Recession aside, Twin Cities jobs promising

Experts and charts say the metro area is an oasis for recent graduates.

Jessie Bekker

Ryan Prowizor began his job in the Twin Cities suburbs while he was still pursuing his undergraduate degree at the University of Minnesota.

The Carlson School of Management graduate, who graduated in the spring, said he got the job offer after an internship during his undergraduate career. Now, he’s employed full time at Wells Fargo in Edina.

Prowizor’s experience isn’t uncommon. Job prospects in the Twin Cities area are promising for young professionals and rank relatively high compared to other metropolitan areas in the country.

Last month, Forbes magazine ranked the Twin Cities area as No. 10 on the list of the 15 best cities for 24- to 34-year-old college graduates, a ranking that experts attribute to excellent economic marks despite the recent recession.

“The interesting thing about Minneapolis-St. Paul is that it has extremely good economic measures on many fronts,” said Ann Markusen, Humphrey School of Public Affairs professor emerita and director of the Project on Regional and Industrial Economics. “I’m surprised they didn’t rank [the area] higher.”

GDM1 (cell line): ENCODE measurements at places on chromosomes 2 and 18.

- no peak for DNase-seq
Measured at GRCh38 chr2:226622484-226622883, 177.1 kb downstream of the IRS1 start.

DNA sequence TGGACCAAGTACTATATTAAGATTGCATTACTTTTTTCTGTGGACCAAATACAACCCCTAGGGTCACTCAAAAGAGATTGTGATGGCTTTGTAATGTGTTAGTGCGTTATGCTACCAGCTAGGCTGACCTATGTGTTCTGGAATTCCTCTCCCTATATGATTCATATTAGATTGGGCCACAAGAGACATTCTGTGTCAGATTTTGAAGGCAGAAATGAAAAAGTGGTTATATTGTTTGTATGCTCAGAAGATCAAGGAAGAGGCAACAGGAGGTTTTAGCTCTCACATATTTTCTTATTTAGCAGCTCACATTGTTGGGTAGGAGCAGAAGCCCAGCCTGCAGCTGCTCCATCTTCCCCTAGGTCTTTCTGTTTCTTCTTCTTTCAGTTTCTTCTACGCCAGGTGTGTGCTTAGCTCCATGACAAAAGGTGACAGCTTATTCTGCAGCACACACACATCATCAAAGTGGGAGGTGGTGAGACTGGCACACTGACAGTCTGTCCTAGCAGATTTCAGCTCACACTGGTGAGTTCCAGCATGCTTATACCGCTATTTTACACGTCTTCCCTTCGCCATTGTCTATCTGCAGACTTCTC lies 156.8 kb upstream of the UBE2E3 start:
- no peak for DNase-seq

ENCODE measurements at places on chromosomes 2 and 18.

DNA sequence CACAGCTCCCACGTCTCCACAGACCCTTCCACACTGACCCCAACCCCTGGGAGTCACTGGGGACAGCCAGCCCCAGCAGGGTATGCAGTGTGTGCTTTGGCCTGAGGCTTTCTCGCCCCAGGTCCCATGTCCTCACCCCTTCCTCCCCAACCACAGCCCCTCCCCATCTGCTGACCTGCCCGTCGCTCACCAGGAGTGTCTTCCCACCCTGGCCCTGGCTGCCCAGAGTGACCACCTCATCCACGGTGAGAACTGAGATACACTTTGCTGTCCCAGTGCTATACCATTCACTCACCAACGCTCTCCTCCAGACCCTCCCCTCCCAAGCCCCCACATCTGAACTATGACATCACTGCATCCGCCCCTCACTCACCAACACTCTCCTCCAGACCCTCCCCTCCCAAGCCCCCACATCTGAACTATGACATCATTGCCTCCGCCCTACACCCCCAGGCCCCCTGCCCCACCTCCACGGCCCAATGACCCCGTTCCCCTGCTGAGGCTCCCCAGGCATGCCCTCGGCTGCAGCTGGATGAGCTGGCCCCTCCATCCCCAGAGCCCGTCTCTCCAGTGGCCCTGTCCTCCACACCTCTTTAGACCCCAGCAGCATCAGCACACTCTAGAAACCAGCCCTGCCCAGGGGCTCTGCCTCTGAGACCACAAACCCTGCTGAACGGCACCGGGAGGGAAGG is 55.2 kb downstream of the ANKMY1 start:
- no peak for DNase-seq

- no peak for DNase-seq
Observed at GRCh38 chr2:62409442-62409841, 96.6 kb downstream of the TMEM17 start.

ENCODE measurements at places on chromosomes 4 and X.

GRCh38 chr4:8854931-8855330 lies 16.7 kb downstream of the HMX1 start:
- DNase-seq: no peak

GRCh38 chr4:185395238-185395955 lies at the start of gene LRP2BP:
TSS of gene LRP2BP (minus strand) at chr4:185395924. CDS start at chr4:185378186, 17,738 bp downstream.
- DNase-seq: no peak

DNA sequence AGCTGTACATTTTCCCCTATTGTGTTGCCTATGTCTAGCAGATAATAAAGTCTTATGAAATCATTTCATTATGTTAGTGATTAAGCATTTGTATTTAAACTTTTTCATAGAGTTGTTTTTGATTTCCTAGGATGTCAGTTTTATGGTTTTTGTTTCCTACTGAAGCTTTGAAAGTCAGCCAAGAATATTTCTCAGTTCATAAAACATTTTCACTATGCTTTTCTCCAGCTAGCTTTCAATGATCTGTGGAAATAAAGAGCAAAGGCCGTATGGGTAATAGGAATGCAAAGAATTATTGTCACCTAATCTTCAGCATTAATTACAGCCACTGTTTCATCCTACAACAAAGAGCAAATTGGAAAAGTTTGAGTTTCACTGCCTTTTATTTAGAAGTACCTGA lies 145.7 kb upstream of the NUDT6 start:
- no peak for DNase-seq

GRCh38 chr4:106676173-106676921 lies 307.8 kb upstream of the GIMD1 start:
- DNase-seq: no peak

Forbes based its ranking on seven factors, including unemployment rates and median salaries for 24- to 34-year-old employed college graduates.

The national unemployment rate totaled 6.2 percent in July, according to the U.S. Bureau of Labor Statistics, while the Minneapolis area boasted a figure of just 4.2 percent.

Other parts of the country seem to have sluggish economies, said Mark Brinda, Minneapolis’ manager for workforce development.

“There just seems to be backlog in other parts of the country,” he said.

Minnesota avoided an economic dive during the recent recession in 2008 by awarding few loans and evading corruption in its banking systems, Markusen said, adding that she believes Minneapolis has high economic prospects.

Today, more employees are retiring, Brinda said, providing many new job options for graduates that weren’t available during the recession.

“That opens up a whole other layer of the labor force,” he said.

This isn’t the first time the region has topped Forbes’ charts. The publication released a similar ranking in 2011, with the Twin Cities coming in at 10th. In both years, the Des Moines, Iowa, area came in first and Raleigh, N.C., came in second.

Markusen said migration — young professionals leaving the Minneapolis metro area for trendier cities — could also play an important role in the changing job market.

Even though many young professionals are arriving in Minneapolis and seeking employment, even more are leaving, she said.

Markusen said she cannot explain the phenomenon but theorizes it’s due to the perception that cities on the coasts are more “fashionable.”

Still, Brinda is optimistic that Minneapolis’ economy will grow if companies seek employees beyond the confines of the city.

Markusen agreed, saying that Minneapolis companies could do more to reach young professionals outside the area.

“There isn’t a concerted campaign, and I think that’s the problem,” she said. “We’re just too modest.”